Theological reading is also paramount for preaching and keeping your sermons fresh. You have the time. Read a chapter or subchapter a day of Reu’s “Homiletics.” “Homiletics” is perhaps the most thorough book on preaching, history, theory, and practice written in English. The one takeaway for here is this: Read sermons and sermonic literature constantly. Read from within and outside your tradition. Immerse yourself in this. You can never stop improving the craft of preaching. Make this reading part of your devotional life. Sermons make great devotions, and devotions make great sermons. Without a devotional life, your sermons will fall flat. You must feed yourself if you are going to have the energy to feed others.
Read sermons and sermonic literature constantly. Read from within and outside your tradition. Immerse yourself in this. You can never stop improving the craft of preaching.
Theological fitness is vital, but so is physical fitness. I have not always been tenacious with exercise, and everything suffered when I was not exercising regularly. I want to stress the importance of this. Exercise benefits a person’s mental well-being and creativity. It does not have to be strenuous. Try to go for a walk every morning. It is a great way to meet members of the community and you can also listen to books while you walk. It is not cheating to consider exercise as part of your job. Do not apologize for it.
How about time off and what to do with it? Here is the thing, pastors do not get weekends. You just do not. Perhaps a Saturday here and there. But you do not even have Saturday morning if you are preaching Saturday evening. Do not fool yourself. Your Sunday afternoon is gone. Troubles at the church, sick members, sermon critiques, they all rob you of your Sunday afternoon and compromise any family time you might have left. So, pastors take time off in the middle of the week, but this is also hazardous, especially to your family. Your wife probably needs to work and will find it hard to take days off in the middle of the week to spend time with you. You will have to be diligent about scheduling time and playing catch as catch can with her. Your children will be in school, but they do not have to be in school. You are their parent. You can sign them out. I recommend you do, at least once a month. Believe me, if anything, their grades will improve, and they will be more attentive when they are in school. I took my son out of school once a month to spend time with him and I do not think he or I could ever have come up with a better plan. We just did things together. His grades were always a lot better than mine ever dreamt of being. If you homeschool, I still recommend you take time for your kids individually once a month to just do something fun with them by yourselves.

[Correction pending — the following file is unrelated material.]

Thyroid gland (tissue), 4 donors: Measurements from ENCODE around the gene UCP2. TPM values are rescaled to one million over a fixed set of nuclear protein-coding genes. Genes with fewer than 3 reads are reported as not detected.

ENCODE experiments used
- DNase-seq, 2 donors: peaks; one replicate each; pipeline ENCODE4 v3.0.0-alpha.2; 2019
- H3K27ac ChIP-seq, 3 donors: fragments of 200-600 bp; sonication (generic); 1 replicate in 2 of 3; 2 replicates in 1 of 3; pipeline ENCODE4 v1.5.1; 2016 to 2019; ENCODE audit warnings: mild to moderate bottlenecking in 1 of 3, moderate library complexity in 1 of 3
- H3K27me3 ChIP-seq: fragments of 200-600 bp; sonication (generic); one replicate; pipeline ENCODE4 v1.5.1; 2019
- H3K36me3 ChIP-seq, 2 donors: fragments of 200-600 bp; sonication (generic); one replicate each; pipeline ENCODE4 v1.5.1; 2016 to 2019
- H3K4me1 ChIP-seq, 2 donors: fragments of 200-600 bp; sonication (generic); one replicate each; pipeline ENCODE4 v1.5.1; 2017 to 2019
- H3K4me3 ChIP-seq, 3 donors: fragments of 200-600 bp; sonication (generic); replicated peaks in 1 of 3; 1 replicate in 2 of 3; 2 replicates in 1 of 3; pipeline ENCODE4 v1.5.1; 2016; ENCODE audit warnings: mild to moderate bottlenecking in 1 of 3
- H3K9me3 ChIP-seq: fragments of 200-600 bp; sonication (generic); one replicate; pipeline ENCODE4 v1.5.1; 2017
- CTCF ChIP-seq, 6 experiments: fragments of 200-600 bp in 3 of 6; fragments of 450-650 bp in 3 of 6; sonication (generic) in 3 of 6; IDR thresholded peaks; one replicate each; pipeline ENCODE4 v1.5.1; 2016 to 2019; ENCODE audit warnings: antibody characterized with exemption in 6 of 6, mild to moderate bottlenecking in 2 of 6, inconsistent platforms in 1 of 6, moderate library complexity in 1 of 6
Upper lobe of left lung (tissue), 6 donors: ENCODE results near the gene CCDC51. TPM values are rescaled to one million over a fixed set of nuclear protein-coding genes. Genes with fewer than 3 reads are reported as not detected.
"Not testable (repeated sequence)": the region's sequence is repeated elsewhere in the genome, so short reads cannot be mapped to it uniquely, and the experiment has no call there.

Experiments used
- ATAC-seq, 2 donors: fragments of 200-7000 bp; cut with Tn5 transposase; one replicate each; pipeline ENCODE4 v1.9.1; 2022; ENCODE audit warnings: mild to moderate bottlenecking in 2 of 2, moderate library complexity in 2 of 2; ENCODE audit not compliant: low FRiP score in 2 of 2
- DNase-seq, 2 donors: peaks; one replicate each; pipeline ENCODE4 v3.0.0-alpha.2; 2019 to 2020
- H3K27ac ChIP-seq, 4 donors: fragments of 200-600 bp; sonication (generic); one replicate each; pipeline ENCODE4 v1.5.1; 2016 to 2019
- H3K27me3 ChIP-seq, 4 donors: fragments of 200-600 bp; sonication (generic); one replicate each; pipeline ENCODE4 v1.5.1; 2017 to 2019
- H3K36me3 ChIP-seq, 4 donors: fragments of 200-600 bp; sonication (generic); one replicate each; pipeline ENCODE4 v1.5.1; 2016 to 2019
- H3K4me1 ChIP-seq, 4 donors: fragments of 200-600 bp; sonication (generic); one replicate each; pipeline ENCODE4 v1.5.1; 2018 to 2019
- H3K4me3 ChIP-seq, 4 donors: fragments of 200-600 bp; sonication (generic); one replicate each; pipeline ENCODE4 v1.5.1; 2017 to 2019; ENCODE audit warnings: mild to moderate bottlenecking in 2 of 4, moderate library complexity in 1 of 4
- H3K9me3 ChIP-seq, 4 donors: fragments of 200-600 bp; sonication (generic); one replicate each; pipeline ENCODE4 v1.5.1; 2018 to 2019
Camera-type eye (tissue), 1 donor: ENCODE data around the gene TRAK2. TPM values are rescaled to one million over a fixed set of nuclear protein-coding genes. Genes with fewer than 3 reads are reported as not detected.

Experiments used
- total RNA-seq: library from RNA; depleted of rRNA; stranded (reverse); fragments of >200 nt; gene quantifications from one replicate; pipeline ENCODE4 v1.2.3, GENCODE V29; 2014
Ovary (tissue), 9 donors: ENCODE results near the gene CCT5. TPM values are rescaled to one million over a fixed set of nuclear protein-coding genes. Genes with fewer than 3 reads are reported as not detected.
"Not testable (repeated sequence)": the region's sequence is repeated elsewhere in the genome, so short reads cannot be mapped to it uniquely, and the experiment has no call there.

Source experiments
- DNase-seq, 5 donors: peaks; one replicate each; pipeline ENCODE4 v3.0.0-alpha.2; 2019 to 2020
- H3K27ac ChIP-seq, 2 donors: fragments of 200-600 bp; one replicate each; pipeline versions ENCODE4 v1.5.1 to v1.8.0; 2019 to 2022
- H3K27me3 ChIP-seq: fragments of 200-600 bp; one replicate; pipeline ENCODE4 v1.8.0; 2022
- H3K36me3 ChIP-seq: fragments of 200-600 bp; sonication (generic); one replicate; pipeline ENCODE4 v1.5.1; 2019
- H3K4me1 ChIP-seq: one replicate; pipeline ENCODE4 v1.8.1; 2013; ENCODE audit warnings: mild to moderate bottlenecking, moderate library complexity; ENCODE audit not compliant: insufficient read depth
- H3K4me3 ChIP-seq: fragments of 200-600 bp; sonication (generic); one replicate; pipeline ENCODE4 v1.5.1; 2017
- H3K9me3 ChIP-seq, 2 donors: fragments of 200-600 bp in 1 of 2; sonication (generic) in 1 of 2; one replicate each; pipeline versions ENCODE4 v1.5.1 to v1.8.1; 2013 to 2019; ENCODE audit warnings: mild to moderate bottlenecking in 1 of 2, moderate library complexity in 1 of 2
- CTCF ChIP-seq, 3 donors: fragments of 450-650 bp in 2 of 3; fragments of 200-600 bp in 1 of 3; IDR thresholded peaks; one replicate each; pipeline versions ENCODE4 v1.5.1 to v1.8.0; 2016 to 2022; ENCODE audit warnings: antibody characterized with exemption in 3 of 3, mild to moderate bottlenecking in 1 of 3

Finally, find a mentor. When you get to your parish, find a pastor who lives close by and pester the hell out of him. Schedule time to sit with him and discuss the things you are going through. Do confession and absolution with him. Make him preach the Gospel to you. Your friends that happen to get placed nearby do not count. The pastor with barely two-years more experience but happens to have a growing church and a book deal is not the man you want. You want the guy who has been at this gig for thirty years. Maybe he still has a small congregation and his entire ministry has been a humble one by worldly standards. A man that has managed to be faithful in ministry for so long is a man you want to learn from because he has seen a thing or two more than State Farm Insurance.